When the lights go out

by · June 27, 2010

When I was younger, I was a sort of  low-calorie version of a survivalist. Vaguely worried that Janet Reno, the Red Army, or possibly even aliens  might be coming, I bought a large gun safe and proceeded to fill it with a rather thrilling assortment of firepower. I raised my bed up on blocks  and stacked cans of survivalist chow underneath. I studied  and practiced wilderness survival techniques.  It was a harmless activity really, and not entirely unreasonable given the lurking San Andreas fault which to this day stands poised to wipe out Northern CA.  When the  Big One came, I rationalized, I would protect my  cans of Dinty Moore till they pried them from my cold dead hands.

That phase of my life concluded when I somehow managed to acquire a mate (of the female persuasion, no less).  She was OK with the arsenal (in fact she shoots better than I do), but not so sure about the other stuff.  I remember her reaction upon examining my survival food cache under the futon– “Creamed corn? Seriously?” She shook her head.  “Bad survivalist.”  It soon became apparent that having such a woman at my side was far better than being capable of briefly irritating the attacking US Government with the entire contents of my gun safe. Now, when the End Of The World As We Know It (EOTWAWKI) comes, I’ll just sit back and let Sweetie handle it.  

Being a semi-reformed survivalist I may appear normal to most people, but I still get paranoid tingles once in a while.  And lately I’ve been thinking about GPS.

I noticed recently that both of my GPS devices, a Garmin GPSmap 60CS and Blackberry Curve, were displaying a circle of uncertainty around my position at normal map scales. Most of the time  I can rely on the GPS to accurately place me 2 meters from the third blonde on the left at the beer barge, should that unlikely need ever arise. But for some reason Both units seemed unsure if I was off the launch ramp, or sitting atop the marina store. It was no huge deal, I mean I probably wasn’t going to lose track of the lake, but it was anomalous behavior from devices I had always trusted. Being a software nerd, I started thinking about this– Obviously, something was going on with the constellation if both independent units were suffering from reduced resolution.  In minutes the old here-come-the-invaders reflexes, long dormant, re-energized and sent me into DEFCON II and a half.  Fortunately Sweetie stepped in just in time to slap some sense into me (“there are no black helicopters jamming your blinkie, idiot”), but the damage was done:  How much can we rely on GPS?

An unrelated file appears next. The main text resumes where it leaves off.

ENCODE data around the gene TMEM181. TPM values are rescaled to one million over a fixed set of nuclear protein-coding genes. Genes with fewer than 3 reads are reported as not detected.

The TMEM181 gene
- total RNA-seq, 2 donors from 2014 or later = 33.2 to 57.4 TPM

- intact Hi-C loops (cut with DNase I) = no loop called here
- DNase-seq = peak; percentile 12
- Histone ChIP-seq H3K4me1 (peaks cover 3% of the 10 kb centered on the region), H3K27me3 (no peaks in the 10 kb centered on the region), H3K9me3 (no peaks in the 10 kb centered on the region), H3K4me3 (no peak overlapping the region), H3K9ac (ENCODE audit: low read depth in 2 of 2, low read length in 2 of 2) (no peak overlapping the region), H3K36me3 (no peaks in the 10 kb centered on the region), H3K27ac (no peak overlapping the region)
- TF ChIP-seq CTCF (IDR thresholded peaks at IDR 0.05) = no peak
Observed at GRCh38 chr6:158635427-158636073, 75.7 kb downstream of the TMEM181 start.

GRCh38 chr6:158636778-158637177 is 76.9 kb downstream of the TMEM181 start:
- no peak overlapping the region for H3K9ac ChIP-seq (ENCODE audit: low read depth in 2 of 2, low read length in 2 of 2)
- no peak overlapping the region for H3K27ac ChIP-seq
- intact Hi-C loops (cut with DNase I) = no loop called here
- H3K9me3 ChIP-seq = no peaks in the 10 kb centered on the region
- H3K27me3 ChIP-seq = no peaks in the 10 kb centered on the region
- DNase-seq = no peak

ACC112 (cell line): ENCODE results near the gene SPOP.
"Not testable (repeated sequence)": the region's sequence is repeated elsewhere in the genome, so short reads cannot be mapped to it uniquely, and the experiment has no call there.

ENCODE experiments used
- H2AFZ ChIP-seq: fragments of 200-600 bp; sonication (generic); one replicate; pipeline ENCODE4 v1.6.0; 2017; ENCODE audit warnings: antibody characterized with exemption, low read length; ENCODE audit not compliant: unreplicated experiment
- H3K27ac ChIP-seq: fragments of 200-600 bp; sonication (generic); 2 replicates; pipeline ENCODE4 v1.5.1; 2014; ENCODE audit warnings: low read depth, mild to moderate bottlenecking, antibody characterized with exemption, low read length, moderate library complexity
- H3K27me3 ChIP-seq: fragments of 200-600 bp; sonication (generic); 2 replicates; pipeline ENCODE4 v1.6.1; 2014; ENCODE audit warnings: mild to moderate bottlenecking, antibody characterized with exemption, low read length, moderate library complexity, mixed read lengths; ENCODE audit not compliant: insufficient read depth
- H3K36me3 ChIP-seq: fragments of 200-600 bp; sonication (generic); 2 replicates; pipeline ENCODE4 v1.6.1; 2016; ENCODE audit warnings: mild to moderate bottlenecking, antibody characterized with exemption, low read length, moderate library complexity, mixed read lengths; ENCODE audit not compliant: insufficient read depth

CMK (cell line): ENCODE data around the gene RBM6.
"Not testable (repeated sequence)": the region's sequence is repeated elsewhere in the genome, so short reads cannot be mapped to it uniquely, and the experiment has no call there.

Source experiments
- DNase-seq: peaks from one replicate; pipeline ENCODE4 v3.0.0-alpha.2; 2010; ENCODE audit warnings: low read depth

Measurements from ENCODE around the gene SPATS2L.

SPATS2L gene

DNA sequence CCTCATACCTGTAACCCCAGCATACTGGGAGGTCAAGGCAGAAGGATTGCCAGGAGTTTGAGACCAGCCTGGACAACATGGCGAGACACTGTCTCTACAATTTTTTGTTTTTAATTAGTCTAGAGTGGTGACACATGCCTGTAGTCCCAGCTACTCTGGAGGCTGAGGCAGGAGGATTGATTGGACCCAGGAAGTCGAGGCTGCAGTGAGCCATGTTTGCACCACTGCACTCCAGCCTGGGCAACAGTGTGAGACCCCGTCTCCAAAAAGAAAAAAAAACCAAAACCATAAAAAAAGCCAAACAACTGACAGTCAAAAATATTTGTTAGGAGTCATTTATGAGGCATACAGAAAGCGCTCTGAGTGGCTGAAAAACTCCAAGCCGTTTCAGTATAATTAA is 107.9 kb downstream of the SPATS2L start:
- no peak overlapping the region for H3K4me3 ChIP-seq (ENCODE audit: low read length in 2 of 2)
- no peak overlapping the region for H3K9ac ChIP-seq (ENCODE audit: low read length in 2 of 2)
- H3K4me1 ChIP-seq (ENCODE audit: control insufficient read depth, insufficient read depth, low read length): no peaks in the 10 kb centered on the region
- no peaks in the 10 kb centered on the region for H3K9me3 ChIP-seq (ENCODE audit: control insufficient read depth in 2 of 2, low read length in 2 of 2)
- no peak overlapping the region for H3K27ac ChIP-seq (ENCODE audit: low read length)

I assume anyone reading this knows generally how GPS works.  Many of you probably know in great geeky detail how it works. Some of you think GPS stands for Gerbil Positioning System, and it’s all run by furry rodents from the Mothership behind the moon. Bless your hearts. Have you considered that the GPS constellation is getting rather long of tooth? I know that the system has worked pretty well (especially for a government program), but the orbiting Gerbil Containers are starting to suffer from squeaky hamster wheels after two decades in outer space.  It’s not like they’re replacing them routinely. One big solar flare, and all of a sudden we might find ourselves unable to locate the nearest Starbucks. Or the Shoals of Lingering Death.

And let’s not forget that our blond-triangulating capability exists at the indulgence of our friends at the Department Of Defense, through a mechanism called Selective Availability. The gummint can, whenever it wants, flip a switch in some secret underground location and instantly cause thousands of powerboaters to crash at high speed into docks, shorelines, and each other. Okay, they are already doing that.  But it’ll be even worse when their blinkies fail.

 Given the current global situation, Mr. Semi-Paranoid Survivalist Lite refuses to discount the possibility that the military  might have to enable Selective Availability at any time to prevent the technology from being used against us, for example if some whackaloon in Berzerkistan decides to fire off a cruise missile at Washington.

So, given that we could experience a general GPS degradation, or even a mass failure that befuddles millions of glowing dots on LCD displays, what should we be doing to make sure that we won’t become hopelessly lost when our GPS suddenly bricks on us?

I’m probably in good shape. I don’t think I’ll get hopelessly lost on my lake (if I do, that’ll make a great blog post). But a lot of you make epic SCA-worthy voyages, and actually sail out of sight of land sometimes. Have you thought about what you would do if your GPS suddenly becomes inert? When I eventually venture beyond my little lake, I figure I’ll take my plotting tools, charts, and maybe even my plastic sextant, just in case. Perhaps I’ll even try navigating the old fashioned way, and use the GPS for a backup only. Charts are easy to stow– they flatten nicely under cases of creamed corn and gunpowder.

And when that cruise missile comes at me, I’ll probably still be on course for the beer barge, instead of sailing around in circles like my GPS-dependent fellows.

What’s your plan?

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